“You must treat each application as a new opportunity, not as one more potential disappointment.”

This was a sentence put to me recently by an expert in his industry when explaining how he maintained resilience in a tough market.

It was suggested I speak to him as he was someone I needed to know within a niche industry sector I was exploring.

At the time, he had just started a contract with a reputable government body and was working on challenging cases and achieving a great work/life balance.

Given his great background and previous experience, I presumed he had strolled into this role as he had all the prerequisite skills, contacts and experience – and a great demeanour to match.

I was surprised to learn that he had plenty of unsuccessful applications prior to gaining the job he was in.

With a smile on his face he told me how he couldn’t let the past rejection show when he went for interviews. He said you need to brush them off and treat each application as a brand new opportunity: not as one more potential disappointment.

Easier said than done, obviously! But it got me thinking as it was a powerful message about maintaining resilience while looking for your next role, particularly if you’re not currently employed. Taking a leaf out of his book, I’ve compiled a few key steps to building and maintaining resilience in a tough market.

It’s competitive out there

Rather than be intimidated or disheartened by this fact, take it as an opportunity to stand out from the pack. Join groups on LinkedIn relating to your industry, connect with old colleagues to see what they’re up to, where they’re working and go to as many work events as possible (industry related, run by peak-bodies etc.).

Consider further study; other than ensuring all your role-specific tickets and qualifications are still in date, take some time to reflect on what skill gaps you may have or where you’d like to grow.

Research training providers thoroughly and only commit to studying something that genuinely interests you. A big trap I see candidates fall into is doing a course because they think ‘it’ll look good on the CV’ or that it will guarantee them a job/higher income.

Unfortunately there are no guarantees in life; so if nothing else – doing a course because you want to rather than thinking you have to will be an enjoyable and worthwhile experience.

Take all applications seriously, give them the time they deserve

Tailor each application, make sure all of your details are up-to-date and correct. Don’t just do one CV for every job and send the same cover letter. Tailor it to each particular job and detail exactly why you are suitable for this particular role. Here are a few great articles on how to keep your resume out of the no pile or how to write a CV see this great article.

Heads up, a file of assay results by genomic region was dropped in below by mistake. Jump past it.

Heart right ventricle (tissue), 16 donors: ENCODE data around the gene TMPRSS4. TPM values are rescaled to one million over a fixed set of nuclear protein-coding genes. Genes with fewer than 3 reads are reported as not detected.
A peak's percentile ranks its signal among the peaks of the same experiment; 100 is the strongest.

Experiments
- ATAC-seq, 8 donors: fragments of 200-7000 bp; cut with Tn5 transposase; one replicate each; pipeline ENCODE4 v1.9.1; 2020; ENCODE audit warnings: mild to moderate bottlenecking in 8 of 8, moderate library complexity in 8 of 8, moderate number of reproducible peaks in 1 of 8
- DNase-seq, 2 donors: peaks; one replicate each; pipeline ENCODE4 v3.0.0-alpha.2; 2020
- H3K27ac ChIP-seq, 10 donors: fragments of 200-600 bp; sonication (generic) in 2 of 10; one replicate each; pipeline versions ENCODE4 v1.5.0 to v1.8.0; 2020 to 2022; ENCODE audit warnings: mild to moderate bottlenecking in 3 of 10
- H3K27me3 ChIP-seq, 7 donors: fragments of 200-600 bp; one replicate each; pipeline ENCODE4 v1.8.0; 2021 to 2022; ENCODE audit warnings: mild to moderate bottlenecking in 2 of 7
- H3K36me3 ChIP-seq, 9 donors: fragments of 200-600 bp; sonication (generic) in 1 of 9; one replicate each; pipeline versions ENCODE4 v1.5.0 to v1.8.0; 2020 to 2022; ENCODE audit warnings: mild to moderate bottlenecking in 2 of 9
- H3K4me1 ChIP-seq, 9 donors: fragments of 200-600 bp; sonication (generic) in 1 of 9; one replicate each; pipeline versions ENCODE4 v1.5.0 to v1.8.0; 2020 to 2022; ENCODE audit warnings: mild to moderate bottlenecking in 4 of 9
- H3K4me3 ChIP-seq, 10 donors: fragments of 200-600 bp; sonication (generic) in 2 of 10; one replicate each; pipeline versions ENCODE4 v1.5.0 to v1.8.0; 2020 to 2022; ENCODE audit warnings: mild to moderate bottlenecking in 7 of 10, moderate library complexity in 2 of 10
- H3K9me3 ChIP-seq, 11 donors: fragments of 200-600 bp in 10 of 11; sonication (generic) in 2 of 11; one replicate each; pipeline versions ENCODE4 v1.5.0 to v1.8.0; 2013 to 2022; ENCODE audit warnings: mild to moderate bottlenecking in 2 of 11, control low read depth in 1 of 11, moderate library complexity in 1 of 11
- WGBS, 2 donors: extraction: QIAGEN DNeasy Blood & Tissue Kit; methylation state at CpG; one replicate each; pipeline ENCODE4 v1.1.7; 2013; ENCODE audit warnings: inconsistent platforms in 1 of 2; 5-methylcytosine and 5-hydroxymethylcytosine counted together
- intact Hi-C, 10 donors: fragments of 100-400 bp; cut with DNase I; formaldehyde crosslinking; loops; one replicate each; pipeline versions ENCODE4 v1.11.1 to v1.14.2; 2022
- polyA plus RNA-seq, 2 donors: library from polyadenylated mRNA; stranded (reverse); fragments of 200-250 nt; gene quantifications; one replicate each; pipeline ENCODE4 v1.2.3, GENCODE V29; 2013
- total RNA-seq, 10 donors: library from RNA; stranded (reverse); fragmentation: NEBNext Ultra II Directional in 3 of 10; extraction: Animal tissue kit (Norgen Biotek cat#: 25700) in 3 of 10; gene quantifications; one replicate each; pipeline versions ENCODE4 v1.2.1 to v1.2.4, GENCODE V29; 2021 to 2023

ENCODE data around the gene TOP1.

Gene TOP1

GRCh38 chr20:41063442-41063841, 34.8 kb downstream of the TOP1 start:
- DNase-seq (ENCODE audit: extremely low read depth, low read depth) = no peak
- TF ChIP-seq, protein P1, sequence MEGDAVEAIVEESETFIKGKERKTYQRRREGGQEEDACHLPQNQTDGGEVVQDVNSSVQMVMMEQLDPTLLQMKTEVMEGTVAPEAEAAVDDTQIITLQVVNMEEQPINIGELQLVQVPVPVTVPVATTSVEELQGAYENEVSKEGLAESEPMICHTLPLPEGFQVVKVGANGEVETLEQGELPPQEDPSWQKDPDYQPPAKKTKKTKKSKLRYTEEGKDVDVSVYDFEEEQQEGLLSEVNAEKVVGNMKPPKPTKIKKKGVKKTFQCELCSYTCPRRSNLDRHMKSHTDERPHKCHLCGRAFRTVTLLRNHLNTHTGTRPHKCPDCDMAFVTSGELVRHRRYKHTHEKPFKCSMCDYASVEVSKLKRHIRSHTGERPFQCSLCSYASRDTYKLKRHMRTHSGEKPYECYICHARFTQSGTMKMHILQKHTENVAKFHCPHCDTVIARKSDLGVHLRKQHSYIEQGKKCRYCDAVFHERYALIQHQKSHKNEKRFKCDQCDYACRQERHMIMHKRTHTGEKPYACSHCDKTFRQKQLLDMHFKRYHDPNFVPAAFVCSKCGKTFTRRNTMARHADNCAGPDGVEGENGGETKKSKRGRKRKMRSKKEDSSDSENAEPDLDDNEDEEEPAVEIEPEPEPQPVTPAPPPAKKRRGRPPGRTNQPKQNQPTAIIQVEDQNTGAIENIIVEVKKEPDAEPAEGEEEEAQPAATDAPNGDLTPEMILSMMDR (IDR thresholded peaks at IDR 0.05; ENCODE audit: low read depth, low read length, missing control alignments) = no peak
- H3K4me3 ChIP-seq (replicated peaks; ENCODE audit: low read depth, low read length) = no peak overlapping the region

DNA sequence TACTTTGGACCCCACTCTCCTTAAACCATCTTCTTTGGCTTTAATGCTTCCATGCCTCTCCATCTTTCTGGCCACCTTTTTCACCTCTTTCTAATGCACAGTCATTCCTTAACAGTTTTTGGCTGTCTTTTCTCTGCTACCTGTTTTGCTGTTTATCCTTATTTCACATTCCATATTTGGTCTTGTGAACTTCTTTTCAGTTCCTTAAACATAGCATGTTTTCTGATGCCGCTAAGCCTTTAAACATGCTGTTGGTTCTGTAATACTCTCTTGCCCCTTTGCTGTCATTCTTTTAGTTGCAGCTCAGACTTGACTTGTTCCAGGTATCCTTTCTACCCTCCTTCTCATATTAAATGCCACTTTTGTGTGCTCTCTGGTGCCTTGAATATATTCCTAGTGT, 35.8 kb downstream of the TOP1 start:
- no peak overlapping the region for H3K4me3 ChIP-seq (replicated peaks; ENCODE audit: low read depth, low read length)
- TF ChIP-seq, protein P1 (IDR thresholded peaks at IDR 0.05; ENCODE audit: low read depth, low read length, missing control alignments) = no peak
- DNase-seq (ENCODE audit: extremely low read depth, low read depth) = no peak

You’ve made it to the interview stage; now make a great impression

Congratulations, you’ve been invited to interview! Your application has stood out from the pack and now an employer wants to take time out of their busy day to meet with you in person. We know it’s competitive out there, so take a moment and congratulate yourself.

One mistake I see a lot of candidates make is by approaching the interview with the wrong attitude; as another source of disappointment and not as an exciting opportunity.

Don’t let past rejections show

Be careful not to let your apprehension and nerves be misinterpreted as bitterness or negativity. Avoid commenting in generalities such as ‘companies these days are all <something disparaging>’ or ‘most of these places want <something you know you don’t have>’.

Just because you weren’t successful with company X for not having particular experiences or qualifications doesn’t mean company Y won’t have you for the same reason.

I see candidates get hung up on the various reasons they’ve been unsuccessful in getting a position and grow bitter from the experience, which is unfortunate, and counterproductive.

Stop worrying about what could go wrong, and get excited about what could go right.

Take on feedback and keep moving

If you’ve been informed you were unsuccessful for a job there are a few things to keep in mind when asking for feedback.

If you’re dealing with a quality employer you’ll get genuine, useable feedback you can implement. A common one I hear my candidates get frustrated with is that they’re ‘overqualified,’ which is a way of explaining there might not be enough scope in the role to keep you challenged long term.

While this reason can be annoying, understand it’s coming from a place of finding the right person, at the right point in their career, for the right role. Ask for detailed feedback and let the employer know you’d really appreciate their honesty – even if it could sound potentially negative.

When receiving feedback there is only one appropriate response (regardless of whether you agree or not) and that is; THANK YOU.

It’s not productive to argue over feedback; it won’t improve your chances of being reconsidered for that role.

The good news is my contact is still in his fulfilling job, gaining more experience and skills to keep relevant for the changing job market – and acting as an inspiration for jobseekers along the way!

Ashleigh McKenzie is a Senior Consultant in Davidson Trades

* Davidson Trades is no longer part of the Davidson Group. For more information please contact the Davidson Projects & Operations team.